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5 Ways to keep your startup from going bankrupt

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An overabundance of debt is a key aspect of most business bankruptcy filings but it’s not the only factor, especially in the startup world. While bankruptcy can be a useful tool for troubled organizations that need to restructure debts and improve cash flow, avoiding the issues that contribute to financial instability can improve both the short- and long-term viability of your company.

Keep up with current cash flow

No matter how good your ideas are or how many big-name investors attach themselves to your project, no company can survive without revenue. Take, for instance, New York-based startup MoviePass which offers a subscription-based model to entice moviegoers into theaters more often in exchange for discounted tickets. The problem here was that the company put the cart before the horse, touting ideas about potential ways to monetize its rapidly growing user base before it figured out how it was going to produce revenue in the short term. Despite significant investor interest, the company was unable to negotiate reduced rates with theaters themselves, leading to negative cash flow and eventual disruption of the business. MoviePass had to go into a scramble to borrow funds, raise prices and restructure its offerings to remain afloat — all of which can easily lead to bankruptcy.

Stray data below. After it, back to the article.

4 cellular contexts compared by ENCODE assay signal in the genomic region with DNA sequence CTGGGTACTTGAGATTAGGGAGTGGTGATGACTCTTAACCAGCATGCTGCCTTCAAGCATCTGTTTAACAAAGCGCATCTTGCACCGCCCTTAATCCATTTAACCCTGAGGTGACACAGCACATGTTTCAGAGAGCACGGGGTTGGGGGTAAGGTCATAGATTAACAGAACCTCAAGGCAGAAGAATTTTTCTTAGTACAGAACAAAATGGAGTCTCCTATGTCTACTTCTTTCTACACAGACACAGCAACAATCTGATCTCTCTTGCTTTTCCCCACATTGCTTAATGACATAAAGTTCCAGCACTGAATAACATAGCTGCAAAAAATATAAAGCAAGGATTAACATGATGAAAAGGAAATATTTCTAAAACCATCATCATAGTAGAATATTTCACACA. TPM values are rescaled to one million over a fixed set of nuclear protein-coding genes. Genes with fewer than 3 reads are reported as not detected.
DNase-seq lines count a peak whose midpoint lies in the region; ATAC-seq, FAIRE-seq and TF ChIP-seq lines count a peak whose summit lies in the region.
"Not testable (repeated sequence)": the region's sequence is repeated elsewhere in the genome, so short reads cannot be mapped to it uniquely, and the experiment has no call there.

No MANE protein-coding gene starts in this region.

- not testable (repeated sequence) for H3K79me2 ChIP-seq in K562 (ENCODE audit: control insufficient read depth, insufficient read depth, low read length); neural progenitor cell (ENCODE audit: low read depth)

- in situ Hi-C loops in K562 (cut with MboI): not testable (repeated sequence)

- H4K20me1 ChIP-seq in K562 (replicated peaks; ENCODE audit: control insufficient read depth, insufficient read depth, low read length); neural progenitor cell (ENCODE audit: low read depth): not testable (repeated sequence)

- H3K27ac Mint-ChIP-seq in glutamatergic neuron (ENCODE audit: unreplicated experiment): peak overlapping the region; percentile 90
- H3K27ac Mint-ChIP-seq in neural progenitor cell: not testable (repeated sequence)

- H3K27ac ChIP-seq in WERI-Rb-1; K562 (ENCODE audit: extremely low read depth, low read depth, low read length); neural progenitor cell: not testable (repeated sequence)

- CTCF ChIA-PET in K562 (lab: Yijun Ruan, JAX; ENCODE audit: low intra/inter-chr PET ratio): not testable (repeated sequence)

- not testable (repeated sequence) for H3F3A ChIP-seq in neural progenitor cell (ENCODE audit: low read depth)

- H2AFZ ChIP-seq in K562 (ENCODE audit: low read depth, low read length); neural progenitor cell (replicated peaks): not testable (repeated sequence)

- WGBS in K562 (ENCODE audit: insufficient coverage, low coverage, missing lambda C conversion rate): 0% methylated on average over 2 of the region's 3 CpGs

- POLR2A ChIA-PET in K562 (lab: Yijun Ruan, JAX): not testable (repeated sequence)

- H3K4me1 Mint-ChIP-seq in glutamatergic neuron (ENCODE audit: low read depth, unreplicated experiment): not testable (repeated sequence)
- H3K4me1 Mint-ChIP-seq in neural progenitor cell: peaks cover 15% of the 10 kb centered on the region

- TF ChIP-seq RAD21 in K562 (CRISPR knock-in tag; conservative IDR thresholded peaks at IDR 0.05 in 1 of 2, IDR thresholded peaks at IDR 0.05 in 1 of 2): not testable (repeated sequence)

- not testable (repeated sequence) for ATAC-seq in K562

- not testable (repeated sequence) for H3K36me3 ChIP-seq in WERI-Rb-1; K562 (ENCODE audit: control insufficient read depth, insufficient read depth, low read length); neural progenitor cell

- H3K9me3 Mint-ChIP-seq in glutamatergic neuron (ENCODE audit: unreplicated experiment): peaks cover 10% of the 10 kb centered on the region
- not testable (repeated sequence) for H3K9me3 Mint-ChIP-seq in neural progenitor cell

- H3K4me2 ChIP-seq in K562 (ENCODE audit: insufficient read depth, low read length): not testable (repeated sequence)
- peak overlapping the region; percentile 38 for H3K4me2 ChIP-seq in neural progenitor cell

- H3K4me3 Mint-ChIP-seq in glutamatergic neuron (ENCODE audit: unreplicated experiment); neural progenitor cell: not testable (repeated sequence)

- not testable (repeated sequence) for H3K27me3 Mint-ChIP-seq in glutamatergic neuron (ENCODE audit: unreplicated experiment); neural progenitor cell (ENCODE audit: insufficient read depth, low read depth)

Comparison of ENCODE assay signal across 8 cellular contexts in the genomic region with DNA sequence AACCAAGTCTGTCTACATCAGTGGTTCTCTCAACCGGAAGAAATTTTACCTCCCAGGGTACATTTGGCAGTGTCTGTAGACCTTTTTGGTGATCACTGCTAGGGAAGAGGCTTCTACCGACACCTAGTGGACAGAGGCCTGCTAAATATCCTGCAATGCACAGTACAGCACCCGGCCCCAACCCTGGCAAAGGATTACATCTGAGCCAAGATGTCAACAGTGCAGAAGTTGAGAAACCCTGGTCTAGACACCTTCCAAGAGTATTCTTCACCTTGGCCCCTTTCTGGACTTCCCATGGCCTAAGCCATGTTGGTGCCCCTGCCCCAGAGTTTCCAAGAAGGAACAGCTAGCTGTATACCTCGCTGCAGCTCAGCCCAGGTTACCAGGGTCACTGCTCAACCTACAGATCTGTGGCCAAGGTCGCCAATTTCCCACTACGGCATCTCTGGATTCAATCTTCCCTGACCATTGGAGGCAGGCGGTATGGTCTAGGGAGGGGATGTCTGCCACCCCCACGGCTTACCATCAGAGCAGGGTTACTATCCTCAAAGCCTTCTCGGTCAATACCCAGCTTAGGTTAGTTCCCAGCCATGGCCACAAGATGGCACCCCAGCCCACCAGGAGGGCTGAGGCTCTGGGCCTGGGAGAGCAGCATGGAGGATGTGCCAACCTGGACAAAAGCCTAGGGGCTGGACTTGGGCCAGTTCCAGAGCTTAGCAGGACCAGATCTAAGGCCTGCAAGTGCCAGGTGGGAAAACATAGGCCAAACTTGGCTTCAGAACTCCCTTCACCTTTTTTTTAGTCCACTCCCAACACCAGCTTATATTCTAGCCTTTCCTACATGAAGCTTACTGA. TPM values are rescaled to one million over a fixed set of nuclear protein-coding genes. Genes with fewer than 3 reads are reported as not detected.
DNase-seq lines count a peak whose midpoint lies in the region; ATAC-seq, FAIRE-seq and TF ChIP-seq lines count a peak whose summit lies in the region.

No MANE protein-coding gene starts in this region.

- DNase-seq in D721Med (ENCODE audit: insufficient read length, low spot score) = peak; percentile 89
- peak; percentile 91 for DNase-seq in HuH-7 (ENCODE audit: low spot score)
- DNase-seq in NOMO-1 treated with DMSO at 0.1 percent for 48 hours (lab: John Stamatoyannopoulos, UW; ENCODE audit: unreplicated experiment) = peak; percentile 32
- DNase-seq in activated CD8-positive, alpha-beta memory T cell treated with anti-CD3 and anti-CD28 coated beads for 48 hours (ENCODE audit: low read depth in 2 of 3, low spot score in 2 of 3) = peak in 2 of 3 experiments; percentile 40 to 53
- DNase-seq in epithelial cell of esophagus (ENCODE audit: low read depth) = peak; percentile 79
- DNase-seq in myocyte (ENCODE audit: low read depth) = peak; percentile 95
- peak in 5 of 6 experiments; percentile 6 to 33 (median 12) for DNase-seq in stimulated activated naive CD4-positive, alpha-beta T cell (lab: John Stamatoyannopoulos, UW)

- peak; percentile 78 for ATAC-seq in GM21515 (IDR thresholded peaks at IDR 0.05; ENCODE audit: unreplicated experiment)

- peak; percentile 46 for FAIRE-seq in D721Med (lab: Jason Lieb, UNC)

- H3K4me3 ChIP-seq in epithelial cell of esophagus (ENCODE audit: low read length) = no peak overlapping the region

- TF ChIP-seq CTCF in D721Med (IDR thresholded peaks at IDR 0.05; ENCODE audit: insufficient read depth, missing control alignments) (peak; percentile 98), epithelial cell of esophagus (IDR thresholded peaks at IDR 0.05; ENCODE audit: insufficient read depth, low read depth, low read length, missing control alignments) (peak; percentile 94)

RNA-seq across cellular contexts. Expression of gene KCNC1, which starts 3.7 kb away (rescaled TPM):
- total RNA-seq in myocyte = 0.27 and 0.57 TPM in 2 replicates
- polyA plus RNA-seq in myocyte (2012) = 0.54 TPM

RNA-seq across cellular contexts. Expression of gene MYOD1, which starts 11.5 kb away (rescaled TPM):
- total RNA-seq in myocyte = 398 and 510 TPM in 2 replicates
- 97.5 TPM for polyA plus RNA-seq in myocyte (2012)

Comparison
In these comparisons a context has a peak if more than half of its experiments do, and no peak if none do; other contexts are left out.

This is just one example of why it’s imperative to have a plan for current and future revenue. Otherwise, you run the risk of running out of money before you ever reach your potential.

Don’t grow too fast

This may seem counterintuitive, but growth can be just as dangerous as stagnation. This threat often takes the form of expanding into new markets without a firm grip on your current ones, generating demand without the necessary production capabilities, scaling production without the requisite demand or having too many products or services to do any of them particularly well. In any case, there’s a significant risk of burning too bright too fast, hurting your ability to sustain the business.

Avoiding growth that’s too good to be true means having reliable insights into market trends by keeping up with industry news and participating in business-related conversations on networking sites such as LinkedIn. You’ll also need to develop a keen understanding of your customers by incorporating reviews, complaints, social media chatter and other feedback into your business strategy to ensure that you’re not under- or overshooting the mark.

Keep occupancy costs low

Startups have a reputation for large, open office spaces in trendy downtown locations filled with comfy couches and ping-pong tables. While it’s true that good workplace design has a positive impact on productivity and revenue, the typical trappings of these fledgling businesses can also be expensive, especially as commercial rent prices continue to climb. These costs can hinder growth and decrease your company’s financial agility, causing you to lose out on deals or opportunities for expansion.